Refugee in Uccle, Iuliia refuses that Ukrainian chocolatiers are chocolate: “We will send pills to the soldiers at the front”

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“We bought a lot of equipment. We invested. We had large quantities of pralines scheduled for March 8, International Women’s Rights Day. Packaging, design … But on February 24, everything changed.”

Iuliia Beikun is a chocolate maker in Kyiv. On the night of the invasion, with her 9-year-old daughter and her rabbit, she sleeps in her Prius at the bottom of an underground parking lot. “It was cold. People slept on the floor.” Iuliia “does not panic”. She books, but she knows that bomb shelters are “rare” in her city. She decides to leave. She puts Candy Buffet on standby, her chocolate shop to fashion her. “I paid my employees. I went west, my mother’s town, but the threat persists.” The day before the war, I had a meeting to find out how to distribute my chocolate. I had a future. “Everything vanished.” Even in the west, you don’t know where the rockets are falling. I don’t want it for my daughter. “

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So Prius heads to Romania: “All my employees who have children did the same: the flight to Europe”. Among her neighbors, Iuliia Beikun approached chocolatiers from all over the continent. She doesn’t have the head to revive her business, but she just wants a rooftop and a “For my mental health” job. Through a Dutch colleague, she got in touch with Björn Becker, co-founder of the Mike & Becky chocolate factory in Uccle: “Björn told me I had to come to Brussels, that he could help me. I came”, smiles Iuliia in her elegant dress of traditional inspiration. “We talked about chocolate. And we have this great project to promote the Ukrainian bean-to-bar.”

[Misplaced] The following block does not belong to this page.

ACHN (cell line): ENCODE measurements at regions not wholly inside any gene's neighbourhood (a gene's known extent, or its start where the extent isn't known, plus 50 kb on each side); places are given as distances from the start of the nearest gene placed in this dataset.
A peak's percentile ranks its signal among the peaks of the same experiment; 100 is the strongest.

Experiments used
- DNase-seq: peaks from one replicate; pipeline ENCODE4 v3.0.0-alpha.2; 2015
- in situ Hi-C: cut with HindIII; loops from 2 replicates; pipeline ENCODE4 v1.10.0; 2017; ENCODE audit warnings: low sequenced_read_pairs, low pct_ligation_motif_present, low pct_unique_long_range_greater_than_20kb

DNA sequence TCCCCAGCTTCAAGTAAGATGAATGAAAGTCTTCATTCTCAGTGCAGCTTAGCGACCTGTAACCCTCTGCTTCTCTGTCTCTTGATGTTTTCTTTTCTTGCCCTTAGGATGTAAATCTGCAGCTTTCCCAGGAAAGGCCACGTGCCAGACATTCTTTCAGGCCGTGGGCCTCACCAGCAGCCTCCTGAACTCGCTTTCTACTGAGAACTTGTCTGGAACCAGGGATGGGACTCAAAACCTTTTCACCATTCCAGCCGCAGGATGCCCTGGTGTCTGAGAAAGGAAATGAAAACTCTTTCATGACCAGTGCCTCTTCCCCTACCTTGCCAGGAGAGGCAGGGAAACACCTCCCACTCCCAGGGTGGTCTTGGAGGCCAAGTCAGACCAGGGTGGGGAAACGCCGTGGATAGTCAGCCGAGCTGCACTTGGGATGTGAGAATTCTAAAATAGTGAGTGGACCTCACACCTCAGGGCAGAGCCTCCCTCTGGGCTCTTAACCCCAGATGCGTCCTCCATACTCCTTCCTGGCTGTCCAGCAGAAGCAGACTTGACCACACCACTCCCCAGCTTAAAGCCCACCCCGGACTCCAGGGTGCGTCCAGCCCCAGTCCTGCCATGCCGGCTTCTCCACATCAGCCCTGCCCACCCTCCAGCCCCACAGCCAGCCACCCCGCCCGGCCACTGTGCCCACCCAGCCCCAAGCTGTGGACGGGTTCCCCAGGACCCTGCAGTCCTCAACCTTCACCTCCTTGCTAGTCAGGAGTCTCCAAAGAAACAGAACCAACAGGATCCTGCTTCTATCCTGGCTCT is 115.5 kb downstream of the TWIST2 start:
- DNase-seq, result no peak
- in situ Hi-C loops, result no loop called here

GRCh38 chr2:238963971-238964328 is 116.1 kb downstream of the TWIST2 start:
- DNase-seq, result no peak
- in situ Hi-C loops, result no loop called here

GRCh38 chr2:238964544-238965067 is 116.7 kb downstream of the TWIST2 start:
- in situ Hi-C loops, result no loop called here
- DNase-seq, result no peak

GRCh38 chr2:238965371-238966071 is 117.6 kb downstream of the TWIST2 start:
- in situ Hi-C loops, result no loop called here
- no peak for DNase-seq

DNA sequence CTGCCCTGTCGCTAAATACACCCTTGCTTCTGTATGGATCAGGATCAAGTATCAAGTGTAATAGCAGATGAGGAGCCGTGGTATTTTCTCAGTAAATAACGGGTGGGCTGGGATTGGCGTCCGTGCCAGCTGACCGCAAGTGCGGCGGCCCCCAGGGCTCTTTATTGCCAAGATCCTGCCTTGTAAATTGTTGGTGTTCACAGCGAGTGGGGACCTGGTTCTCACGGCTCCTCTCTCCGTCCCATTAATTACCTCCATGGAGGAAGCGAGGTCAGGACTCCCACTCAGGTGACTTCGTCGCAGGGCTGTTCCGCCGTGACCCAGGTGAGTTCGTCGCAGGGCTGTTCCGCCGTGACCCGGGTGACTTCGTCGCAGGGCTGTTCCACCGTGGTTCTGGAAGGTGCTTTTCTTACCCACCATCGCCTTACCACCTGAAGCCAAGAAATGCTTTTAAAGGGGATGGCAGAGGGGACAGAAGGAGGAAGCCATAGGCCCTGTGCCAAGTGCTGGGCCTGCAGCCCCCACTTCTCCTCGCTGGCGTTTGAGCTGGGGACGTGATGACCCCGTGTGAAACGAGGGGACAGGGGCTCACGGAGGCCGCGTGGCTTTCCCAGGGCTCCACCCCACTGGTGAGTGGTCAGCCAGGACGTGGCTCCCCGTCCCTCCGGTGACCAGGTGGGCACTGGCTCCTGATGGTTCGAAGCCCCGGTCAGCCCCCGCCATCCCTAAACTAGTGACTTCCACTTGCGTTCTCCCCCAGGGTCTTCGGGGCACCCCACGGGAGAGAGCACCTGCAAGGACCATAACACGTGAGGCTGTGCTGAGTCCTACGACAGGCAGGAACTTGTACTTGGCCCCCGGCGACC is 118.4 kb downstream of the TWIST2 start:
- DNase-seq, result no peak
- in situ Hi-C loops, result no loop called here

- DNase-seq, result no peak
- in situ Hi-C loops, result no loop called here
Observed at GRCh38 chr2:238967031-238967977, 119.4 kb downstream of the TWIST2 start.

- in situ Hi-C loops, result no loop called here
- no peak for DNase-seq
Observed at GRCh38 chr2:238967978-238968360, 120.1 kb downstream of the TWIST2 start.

The “bean-to-bar” is the ambition to design your chocolate from bean to bar. Mike & Becky is one of the tech proselytes in Brussels. With its founders Björn Becker and Julia Mikerova, Iuliia lives on. He is German, she is Russian, they have a family in Moscow. These Uccle chocolatiers have as little taste for Putin’s totalitarian ideas as industrial chocolates. In their laboratory, the founder of Candy Buffet forgets a little about bombs, except for the chocolate ones.

The story brings as much comfort as a 70% black square. After the excitement of February 24, the Brussels duo turned to their Ukrainian colleagues. In addition to Candy Buffet, they brought together 5 other Ukrainian companies: Sisters A. Chocolate (Lutsk), Stranger Chocolate (Poltava), Sol Chocolate (Cherkasy), Meetty (Kremenchuk) and Healthy Choice (Odessa). “Enthusiasts. They invested everything in cars and beans. But today: forget it! In the big Ukrainian cities, nobody thinks about affording a 5 euro tablet anymore”. The situation speaks for itself. “It’s war over there. A real one. One of our contacts can’t fix his machines because his engineer is at the front, with a real gun.”

Their idea to support colleagues: to sell their tablets here, in Belgium and everywhere in Europe Björn and Julia receive the wonders of the 4 corners of Ukraine and make their network work. Friends in The Hague, Cologne, Paris, Lyon or Ghent offer them in their specialist shops. “We have already sold half of the shares.”